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by Jacob Rama Berman

Author: Jacob Rama Berman
Subcategory: History & Criticism
Language: English
Publisher: NYU Press (June 11, 2012)
Pages: 288 pages
Category: Fiction and Literature
Rating: 4.1
Other formats: rtf mobi azw lit

American Arabesque examines representations of Arabs, Islam and the Near East in nineteenth-century .

American Arabesque examines representations of Arabs, Islam and the Near East in nineteenth-century American culture.

American Arabesque examines representations of Arabs, Islam and the Near East in nineteenth-century American culture, arguing that these representations play a significant role in the development of American national identity over the century, revealing largely unexplored.

American Arabesque examines representations of Arabs, Islam and the Near East in nineteenth-century American culture, arguing that these representations play a significant role in the development of American national identity over the century, revealing largely unexplored exchanges between these two cultural traditions that will alter how we understand them today.

American Arabesque book. Published June 11th 2012 by NYU Press

American Arabesque book. Published June 11th 2012 by NYU Press. Daniel Joslyn is currently reading it Oct 27, 2017.

American Arabesque examines representations of Arabs, Islam and the Near East in nineteenth-century .

American Arabesque examines representations of Arabs, Islam and the Near East in nineteenth-century American culture, arguing that these representations play . .Moving from the period of America's engagement in the Barbary Wars through the Holy Land travel mania in the years of Jacksonian expansion and into the writings of romantics such as Edgar Allen Poe, the book argues that not only were Arabs and Muslims prominently featured in nineteenth-century literature, but that the differences writers established between figures such as Moors, Bedouins, Turks and Orientals provide proof of the transnational scope of domestic racial politics.

America and the Long 19th Century. New York University Press.

Moving from the period of America's engagement in the Barbary Wars through the Holy Land travel mania in the years of Jacksonian expansion and into the writings of romantics such as Edgar Allen Poe, the book argues that not only were Arabs and Muslims prominently featured in nineteenth-century literature, but that the differences writers established between figures such as Moors, Bedouins, Turks and Orientals provide proof of the transnational scope of domestic racial politics. America and the Long 19th Century.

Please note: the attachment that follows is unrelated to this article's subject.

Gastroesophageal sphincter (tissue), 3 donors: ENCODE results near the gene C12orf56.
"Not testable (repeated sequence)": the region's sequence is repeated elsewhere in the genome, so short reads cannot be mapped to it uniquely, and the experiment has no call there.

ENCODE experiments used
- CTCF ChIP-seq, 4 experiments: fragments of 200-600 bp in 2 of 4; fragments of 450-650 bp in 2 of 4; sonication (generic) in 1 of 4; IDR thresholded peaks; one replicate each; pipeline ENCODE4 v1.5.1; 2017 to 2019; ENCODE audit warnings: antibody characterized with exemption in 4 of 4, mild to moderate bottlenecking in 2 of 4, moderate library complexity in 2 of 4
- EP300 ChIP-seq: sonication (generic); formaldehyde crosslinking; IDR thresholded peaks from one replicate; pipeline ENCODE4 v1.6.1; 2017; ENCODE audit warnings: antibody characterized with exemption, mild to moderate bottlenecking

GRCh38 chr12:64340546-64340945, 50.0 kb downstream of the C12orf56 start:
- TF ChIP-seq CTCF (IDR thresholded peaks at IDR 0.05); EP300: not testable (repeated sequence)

Reimagines the American 19th century through a sweeping interdisciplinary engagement with oceans, genres, and time Emergent Worlds . American Arabesque Arabs and Islam in the Nineteenth Century Imaginary (ebook). Jacob Rama Berman (Auteur).

Reimagines the American 19th century through a sweeping interdisciplinary engagement with oceans, genres, and time Emergent Worlds re-locates nineteenth-century America from the land to the oceans and seas that surrounded it. Edward Sugden argues.

Pp. 215. isbn978 0 2. ALEX LUBIN (a1).

Islam has existed in North America for hundreds of years, ever since . Christians in the 18th century understood the value of learning about Islam.

Islam has existed in North America for hundreds of years, ever since enslaved people captured in Africa brought their religion over. In the 1700s, an English translation of the Quran (or Koran) actually became a bestseller among Protestants in England and its American colonies. But also because people thought of the book as a book of law and a way to understand Muslims with whom they were interacting already pretty consistently, in the Ottoman Empire and in North Africa.

The long 19th century is a term coined for the 125-year period comprising the years 1789 through 1914 by Russian literary critic and author Ilya Ehrenburg and British Marxist historian and author Eric Hobsbawm. The term refers to the notion that the. The term refers to the notion that the period between 1789 and 1914 reflect a progression of ideas which are characteristic to an understanding of the 19th century.

Part of the American Literatures Initiative Series

American Arabesque examines representations of Arabs, Islam and the Near East in nineteenth-century American culture, arguing that these representations play a significant role in the development of American national identity over the century, revealing largely unexplored exchanges between these two cultural traditions that will alter how we understand them today.

Moving from the period of America's engagement in the Barbary Wars through the Holy Land travel mania in the years of Jacksonian expansion and into the writings of romantics such as Edgar Allen Poe, the book argues that not only were Arabs and Muslims prominently featured in nineteenth-century literature, but that the differences writers established between figures such as Moors, Bedouins, Turks and Orientals provide proof of the transnational scope of domestic racial politics. Drawing on both English and Arabic language sources, Berman contends that the fluidity and instability of the term Arab as it appears in captivity narratives, travel narratives, imaginative literature, and ethnic literature simultaneously instantiate and undermine definitions of the American nation and American citizenship.